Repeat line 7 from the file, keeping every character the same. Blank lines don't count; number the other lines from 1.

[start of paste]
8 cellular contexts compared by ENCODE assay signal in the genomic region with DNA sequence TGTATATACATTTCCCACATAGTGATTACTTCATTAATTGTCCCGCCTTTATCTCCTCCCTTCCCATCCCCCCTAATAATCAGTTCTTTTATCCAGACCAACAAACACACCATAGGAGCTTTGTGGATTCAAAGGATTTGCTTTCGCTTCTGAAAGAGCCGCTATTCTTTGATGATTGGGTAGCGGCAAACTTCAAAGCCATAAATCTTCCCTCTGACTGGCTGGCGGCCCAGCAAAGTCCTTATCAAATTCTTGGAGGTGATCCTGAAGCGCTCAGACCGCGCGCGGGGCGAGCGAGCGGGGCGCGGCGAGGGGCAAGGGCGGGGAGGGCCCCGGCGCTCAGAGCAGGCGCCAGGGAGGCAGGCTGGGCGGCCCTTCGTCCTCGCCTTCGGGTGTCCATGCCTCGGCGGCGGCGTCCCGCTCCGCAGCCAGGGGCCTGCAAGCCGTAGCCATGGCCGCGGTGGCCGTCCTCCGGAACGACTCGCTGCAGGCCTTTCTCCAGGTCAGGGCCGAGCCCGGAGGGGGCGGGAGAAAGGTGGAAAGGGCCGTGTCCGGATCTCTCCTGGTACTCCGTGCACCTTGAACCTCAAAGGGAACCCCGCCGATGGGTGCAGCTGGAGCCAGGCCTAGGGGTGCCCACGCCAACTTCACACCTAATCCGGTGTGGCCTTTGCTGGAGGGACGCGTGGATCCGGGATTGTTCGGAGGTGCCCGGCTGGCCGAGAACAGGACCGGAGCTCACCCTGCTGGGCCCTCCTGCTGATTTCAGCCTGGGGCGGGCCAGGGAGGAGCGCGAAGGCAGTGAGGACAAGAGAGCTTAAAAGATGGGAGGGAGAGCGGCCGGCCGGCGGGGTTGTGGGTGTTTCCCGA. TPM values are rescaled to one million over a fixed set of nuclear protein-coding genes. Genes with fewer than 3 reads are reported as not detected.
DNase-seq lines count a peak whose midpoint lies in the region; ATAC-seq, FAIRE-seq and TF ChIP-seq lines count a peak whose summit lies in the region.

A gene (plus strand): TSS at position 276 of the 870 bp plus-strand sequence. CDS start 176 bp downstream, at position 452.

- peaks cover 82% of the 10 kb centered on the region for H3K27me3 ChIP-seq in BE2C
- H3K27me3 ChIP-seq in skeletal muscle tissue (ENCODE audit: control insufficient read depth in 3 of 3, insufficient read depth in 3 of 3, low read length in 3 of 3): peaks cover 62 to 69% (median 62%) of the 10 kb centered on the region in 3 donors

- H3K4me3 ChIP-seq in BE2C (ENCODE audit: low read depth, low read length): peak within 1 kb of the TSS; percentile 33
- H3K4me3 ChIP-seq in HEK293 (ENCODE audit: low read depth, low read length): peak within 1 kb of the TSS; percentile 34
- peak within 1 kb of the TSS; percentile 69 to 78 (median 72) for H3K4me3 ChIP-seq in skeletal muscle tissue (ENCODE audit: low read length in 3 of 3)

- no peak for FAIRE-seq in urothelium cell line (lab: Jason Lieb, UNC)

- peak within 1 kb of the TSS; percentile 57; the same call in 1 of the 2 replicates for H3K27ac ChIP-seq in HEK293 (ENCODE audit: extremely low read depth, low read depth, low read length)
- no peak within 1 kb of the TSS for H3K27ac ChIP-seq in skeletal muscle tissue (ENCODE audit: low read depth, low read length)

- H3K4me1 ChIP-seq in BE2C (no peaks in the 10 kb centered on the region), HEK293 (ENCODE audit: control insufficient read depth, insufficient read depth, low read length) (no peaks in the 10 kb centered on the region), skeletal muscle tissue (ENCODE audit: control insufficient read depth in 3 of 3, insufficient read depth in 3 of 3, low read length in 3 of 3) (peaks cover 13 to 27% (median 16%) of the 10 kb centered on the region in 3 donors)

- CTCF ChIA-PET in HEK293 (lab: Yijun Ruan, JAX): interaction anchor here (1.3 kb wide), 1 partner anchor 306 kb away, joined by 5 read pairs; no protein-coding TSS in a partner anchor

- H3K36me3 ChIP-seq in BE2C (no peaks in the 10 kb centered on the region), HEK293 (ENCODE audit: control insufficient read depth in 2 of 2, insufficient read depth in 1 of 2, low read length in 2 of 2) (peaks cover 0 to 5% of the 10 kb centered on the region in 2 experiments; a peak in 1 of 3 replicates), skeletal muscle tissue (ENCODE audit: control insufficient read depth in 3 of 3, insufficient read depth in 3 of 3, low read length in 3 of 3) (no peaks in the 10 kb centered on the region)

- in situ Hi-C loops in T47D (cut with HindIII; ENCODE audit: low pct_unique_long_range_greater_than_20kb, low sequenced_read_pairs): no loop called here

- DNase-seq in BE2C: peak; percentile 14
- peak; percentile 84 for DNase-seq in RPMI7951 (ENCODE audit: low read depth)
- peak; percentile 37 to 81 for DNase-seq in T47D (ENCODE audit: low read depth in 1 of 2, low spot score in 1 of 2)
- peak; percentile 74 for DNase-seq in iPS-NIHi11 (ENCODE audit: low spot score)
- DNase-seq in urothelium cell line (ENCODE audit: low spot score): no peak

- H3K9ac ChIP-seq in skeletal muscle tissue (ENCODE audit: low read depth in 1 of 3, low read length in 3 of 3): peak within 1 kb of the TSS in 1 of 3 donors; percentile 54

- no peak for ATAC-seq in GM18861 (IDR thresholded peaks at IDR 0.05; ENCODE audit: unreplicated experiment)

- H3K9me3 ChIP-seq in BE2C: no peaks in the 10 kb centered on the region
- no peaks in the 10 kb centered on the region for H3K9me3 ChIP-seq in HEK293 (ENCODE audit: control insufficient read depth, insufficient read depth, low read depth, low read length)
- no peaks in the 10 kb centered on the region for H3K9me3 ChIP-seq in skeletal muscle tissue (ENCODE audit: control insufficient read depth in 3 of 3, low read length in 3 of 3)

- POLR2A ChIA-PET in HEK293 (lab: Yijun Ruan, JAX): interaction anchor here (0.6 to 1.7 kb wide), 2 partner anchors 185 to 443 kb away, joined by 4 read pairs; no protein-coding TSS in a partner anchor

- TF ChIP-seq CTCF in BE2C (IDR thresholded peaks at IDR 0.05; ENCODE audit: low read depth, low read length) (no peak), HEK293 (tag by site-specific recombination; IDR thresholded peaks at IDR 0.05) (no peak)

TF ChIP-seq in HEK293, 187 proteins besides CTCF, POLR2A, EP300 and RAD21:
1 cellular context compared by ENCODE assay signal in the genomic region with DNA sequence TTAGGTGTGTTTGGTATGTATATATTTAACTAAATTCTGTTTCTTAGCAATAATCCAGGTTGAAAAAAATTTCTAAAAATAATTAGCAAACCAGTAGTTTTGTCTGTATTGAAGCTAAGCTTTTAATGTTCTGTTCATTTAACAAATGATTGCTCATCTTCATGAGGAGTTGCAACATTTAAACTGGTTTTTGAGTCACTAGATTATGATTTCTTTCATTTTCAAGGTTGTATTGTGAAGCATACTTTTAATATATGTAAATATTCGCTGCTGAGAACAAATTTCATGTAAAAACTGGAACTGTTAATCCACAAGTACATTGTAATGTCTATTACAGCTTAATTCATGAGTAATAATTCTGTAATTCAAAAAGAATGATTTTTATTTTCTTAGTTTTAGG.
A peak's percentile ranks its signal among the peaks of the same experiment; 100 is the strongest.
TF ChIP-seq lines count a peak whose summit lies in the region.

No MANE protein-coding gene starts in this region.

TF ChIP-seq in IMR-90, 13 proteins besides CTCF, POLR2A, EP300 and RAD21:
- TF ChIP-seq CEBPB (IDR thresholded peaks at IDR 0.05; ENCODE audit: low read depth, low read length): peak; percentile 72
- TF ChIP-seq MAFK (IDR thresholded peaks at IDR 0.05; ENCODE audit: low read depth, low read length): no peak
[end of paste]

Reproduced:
- H3K4me3 ChIP-seq in HEK293 (ENCODE audit: low read depth, low read length): peak within 1 kb of the TSS; percentile 34